Fun_People Archive
15 Oct
Helper, help thyself.

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From: Peter Langston <psl>
Date: Tue, 15 Oct 96 10:53:55 -0700
To: Fun_People
Subject: Helper, help thyself.

Forwarded-by: Keith Bostic <>
Forwarded-by: Dave Del Torto <>

Yeah, I'm teaching Mom (70) to use a Mac. This is Mom's first computing
experience since she was a "cardpunch girl" for some researchers at Berkeley
in the mid-1940's. Seriously. "Sorry Mom," I had to tell her, "but your
experience with a Smith-Corona electric typewriter doesn't really count."
She does have some funny "bug" stories about the vacuum tube days, though.

Anyway, I've never tried 'em before, but does anyone have a good recipe for
a Valium-and-Prozac cocktail? (It's for me.) Meanwhile, this little piece
from Phil Agre has calmed me down a bit so I can let go of the ceiling
fixtures and pick the No 2 pencils out of my teeth. ;) I love my Mom...
it's just that next week, I promised to teach her email...


"How to Help Someone Use a Computer"

  by Phil Agre <>

Computer people are generally fine human beings, but nonetheless they do a
lot of inadvertent harm in the ways they "help" other people with their
computer problems. Now that we're trying to get everyone on the net, I
thought it might be helpful to write down everything I've been taught about
helping people use computers.

First you have to tell yourself some things:

 * Nobody is born knowing this stuff.

 * You've forgotten what it's like to be a beginner.

 * If it's not obvious to them, it's not obvious.

 * A computer is a means to an end.  The person you're helping
   probably cares mostly about the end.  This is reasonable.

 * Their knowledge of the computer is grounded in what they can
   do and see -- "when I do this, it does that".  They need to
   develop a deeper understanding, of course, but this can only
   happen slowly, and not through abstract theory but through
   the real, concrete situations they encounter in their work.

 * By the time they ask you for help, they've probably tried
   several different things.  As a result, their computer might
   be in a strange state.  That's not their fault.

 * The best way to learn is through apprenticeship -- that is,
   by doing some real task together with someone who has skills
   that you don't have.

 * Your primary goal is not to solve their problem.  Your primary
   goal is to help them become one notch more capable of solving
   their problem on their own.  So it's okay if they take notes.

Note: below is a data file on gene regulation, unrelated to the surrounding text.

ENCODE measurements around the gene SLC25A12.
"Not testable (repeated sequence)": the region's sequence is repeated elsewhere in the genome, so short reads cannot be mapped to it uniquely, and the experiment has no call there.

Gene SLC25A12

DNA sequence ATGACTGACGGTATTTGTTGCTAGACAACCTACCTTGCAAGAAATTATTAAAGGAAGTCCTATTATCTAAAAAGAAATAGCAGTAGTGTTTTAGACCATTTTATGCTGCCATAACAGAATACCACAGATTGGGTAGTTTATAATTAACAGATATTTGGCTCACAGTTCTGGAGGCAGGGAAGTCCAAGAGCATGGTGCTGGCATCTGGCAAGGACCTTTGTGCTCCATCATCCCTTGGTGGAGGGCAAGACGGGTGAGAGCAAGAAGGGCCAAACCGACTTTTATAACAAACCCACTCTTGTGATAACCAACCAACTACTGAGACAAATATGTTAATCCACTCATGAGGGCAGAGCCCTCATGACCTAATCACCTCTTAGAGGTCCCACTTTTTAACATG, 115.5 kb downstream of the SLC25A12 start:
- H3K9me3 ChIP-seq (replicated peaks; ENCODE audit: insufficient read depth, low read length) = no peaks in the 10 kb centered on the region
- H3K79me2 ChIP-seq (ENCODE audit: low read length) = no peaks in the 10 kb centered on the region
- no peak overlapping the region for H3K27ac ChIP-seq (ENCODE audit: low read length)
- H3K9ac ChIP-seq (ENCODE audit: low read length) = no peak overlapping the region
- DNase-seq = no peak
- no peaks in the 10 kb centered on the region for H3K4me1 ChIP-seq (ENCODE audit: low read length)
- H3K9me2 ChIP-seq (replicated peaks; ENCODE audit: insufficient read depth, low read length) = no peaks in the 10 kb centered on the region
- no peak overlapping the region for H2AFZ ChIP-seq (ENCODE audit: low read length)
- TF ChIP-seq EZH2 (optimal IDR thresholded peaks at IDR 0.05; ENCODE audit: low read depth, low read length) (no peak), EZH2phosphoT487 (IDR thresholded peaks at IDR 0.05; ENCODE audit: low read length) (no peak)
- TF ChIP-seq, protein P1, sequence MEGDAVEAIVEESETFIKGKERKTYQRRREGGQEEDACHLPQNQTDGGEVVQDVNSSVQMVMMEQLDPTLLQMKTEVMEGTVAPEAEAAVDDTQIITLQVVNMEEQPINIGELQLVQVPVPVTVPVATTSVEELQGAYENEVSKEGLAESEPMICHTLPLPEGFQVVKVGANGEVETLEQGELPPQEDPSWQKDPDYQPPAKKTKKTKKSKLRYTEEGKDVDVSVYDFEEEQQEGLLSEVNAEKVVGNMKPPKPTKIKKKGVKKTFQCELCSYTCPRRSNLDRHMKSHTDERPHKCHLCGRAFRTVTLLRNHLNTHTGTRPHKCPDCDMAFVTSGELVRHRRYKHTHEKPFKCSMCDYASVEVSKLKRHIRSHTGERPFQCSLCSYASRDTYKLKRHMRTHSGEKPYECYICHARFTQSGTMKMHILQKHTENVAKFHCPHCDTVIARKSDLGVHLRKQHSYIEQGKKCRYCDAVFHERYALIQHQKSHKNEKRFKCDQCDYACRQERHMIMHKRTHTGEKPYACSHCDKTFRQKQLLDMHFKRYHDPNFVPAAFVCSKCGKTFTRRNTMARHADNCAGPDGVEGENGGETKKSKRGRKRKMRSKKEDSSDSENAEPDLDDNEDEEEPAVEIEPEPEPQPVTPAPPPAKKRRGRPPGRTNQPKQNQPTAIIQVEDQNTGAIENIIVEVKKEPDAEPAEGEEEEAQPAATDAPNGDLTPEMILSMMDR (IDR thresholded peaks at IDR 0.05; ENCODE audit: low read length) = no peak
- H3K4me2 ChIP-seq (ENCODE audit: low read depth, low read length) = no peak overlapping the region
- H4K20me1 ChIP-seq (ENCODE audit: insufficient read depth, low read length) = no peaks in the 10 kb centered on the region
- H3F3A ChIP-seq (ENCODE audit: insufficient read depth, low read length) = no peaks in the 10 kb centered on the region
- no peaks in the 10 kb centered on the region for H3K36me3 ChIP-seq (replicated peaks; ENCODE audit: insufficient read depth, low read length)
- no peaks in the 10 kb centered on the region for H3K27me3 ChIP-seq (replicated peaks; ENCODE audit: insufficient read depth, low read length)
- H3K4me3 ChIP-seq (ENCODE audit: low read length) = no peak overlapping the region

* Most user interfaces are terrible.  When people make mistakes
   it's usually the fault of the interface.  You've forgotten how
   many ways you've learned to adapt to bad interfaces.  You've
   forgotten how many things you once assumed that the interface
   would be able to do for you.

 * Knowledge lives in communities, not individuals.  A computer
   user who's not part of a community of computer users is going
   to have a harder time of it than one who is.

Having convinced yourself of these things, you are more likely to follow
some important rules:

 * Don't take the keyboard.  Let them do all the typing, even
   if it's slower that way, and even if you have to point them
   to each and every key they need to type.  That's the only way
   they're going to learn from the interaction.

 * Find out what they're really trying to do.  Is there another
   way to go about it?

 * Attend to the symbolism of the interaction.  Most especially,
   try not to tower over them.  If at all possible, squat down
   so your eyes are just below the level of theirs.  When they're
   looking at the computer, look at the computer.  When they're
   looking at you, look back at them.

 * If something is true, show them how they can see it's true.

 * Be aware of how abstract your language is.  For example, "Get
   into the editor" is abstract and "press this key" is concrete.
   Don't say anything unless you intend for them to understand
   it.  Keep adjusting your language downward towards concrete
   units until they start to get it, then slowly adjust back up
   towards greater abstraction so long as they're following you.
   When formulating a take-home lesson ("when it does this and
   that, you should check such-and-such"), check once again that
   you're using language of the right degree of abstraction for
   this user right now.

 * Whenever they start to blame themselves, blame the computer,
   no matter how many times it takes, in a calm, authoritative
   tone of voice.  When they get nailed by a false assumption
   about the computer's behavior, tell them their assumption was
   reasonable.  Tell *yourself* that it was reasonable.  It was.

 * Never do something for someone that they are capable of doing
   for themselves.

 * Don't say "it's in the manual".  (You probably knew that.)

(This article is adapted from The Network Observer. Copyright 1996 by the
author. It may be forwarded to anyone for any noncommercial purpose. TNO
can be found on the Web at <> .)

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